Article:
Guest - Errol Tashjian on Tuesday, 12 May 2020 18:58
Comment from Errol Tashjian, Candidate for Board of Assessors

I won’t comment on the current board’s actions or the accusations being leveled against my opponent.

What I would like to say is that, from the start, I have been running on a platform of transparent and accurate assessments based on my personal experience with an unfair assessment. I believe I can offer a needed fresh perspective.

Additionally, public resources should be directed toward mitigating sales/assessment ratio anomalies to arrive at, or improve upon, the 90-110% state guidelines. For every exception noted, we, as citizens of the Town, should be asking ourselves, could the Assessor, given the available market data, have computed a more accurate assessment?

As a candidate and hopeful future Board member, I will work to ensure that publicly available data is used effectively by the Assessor's office for purposes of eliminating such variances to determine the most accurate and transparent assessment policy.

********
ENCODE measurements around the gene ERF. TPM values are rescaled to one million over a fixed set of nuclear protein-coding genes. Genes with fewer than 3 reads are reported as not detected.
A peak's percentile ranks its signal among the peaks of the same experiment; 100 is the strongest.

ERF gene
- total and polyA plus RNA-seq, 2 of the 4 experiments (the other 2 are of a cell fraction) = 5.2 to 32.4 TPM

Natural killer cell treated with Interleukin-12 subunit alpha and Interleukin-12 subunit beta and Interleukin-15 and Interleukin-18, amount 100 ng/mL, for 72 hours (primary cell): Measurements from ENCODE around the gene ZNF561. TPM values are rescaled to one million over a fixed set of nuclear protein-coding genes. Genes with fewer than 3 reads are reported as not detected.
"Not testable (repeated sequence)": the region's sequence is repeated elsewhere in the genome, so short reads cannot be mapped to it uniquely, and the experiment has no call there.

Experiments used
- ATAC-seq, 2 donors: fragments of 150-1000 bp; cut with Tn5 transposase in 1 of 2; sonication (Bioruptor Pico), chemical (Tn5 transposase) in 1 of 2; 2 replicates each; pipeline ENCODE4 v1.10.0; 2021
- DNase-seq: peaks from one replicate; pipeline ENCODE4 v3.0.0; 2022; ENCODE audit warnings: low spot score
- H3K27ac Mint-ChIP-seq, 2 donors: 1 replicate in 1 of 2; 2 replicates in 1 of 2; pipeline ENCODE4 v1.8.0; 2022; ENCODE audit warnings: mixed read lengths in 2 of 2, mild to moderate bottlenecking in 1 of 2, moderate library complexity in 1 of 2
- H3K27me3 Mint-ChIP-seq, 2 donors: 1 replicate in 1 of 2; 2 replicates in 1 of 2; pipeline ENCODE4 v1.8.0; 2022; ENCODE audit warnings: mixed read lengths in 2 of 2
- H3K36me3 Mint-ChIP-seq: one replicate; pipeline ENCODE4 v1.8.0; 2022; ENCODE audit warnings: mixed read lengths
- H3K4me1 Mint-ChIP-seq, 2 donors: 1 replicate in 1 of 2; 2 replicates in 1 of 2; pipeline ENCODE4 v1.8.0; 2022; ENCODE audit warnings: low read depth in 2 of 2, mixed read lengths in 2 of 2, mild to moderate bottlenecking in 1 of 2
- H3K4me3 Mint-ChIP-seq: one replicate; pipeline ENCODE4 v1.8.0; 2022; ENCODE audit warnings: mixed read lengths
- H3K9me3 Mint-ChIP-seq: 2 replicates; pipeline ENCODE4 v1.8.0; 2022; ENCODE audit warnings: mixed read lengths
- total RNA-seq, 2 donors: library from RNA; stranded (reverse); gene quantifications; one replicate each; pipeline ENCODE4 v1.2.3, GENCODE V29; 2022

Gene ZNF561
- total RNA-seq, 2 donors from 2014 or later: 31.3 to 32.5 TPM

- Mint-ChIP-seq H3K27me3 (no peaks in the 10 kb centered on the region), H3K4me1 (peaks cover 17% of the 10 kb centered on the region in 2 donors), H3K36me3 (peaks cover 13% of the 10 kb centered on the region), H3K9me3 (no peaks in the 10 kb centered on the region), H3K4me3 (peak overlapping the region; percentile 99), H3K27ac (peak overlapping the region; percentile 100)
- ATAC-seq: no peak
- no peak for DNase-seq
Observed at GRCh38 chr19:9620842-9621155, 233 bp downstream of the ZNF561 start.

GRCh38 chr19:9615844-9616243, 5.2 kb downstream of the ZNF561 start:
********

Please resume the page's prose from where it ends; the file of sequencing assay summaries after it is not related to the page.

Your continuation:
I won’t comment on the current board’s actions or the accusations being leveled against my opponent. What I would like to say is that, from the start, I have been running on a platform of transparent and accurate assessments based on my personal experience with an unfair assessment. I believe I can offer a needed fresh perspective. Additionally, public resources should be directed toward mitigating sales/assessment ratio anomalies to arrive at, or improve upon, the 90-110% state guidelines. For every exception noted, we, as citizens of the Town, should be asking ourselves, could the Assessor, given the available market data, have computed a more accurate assessment? As a candidate and hopeful future Board member, I will work to ensure that publicly available data is used effectively by the Assessor's office for purposes of eliminating such variances to determine the most accurate and transparent assessment policy.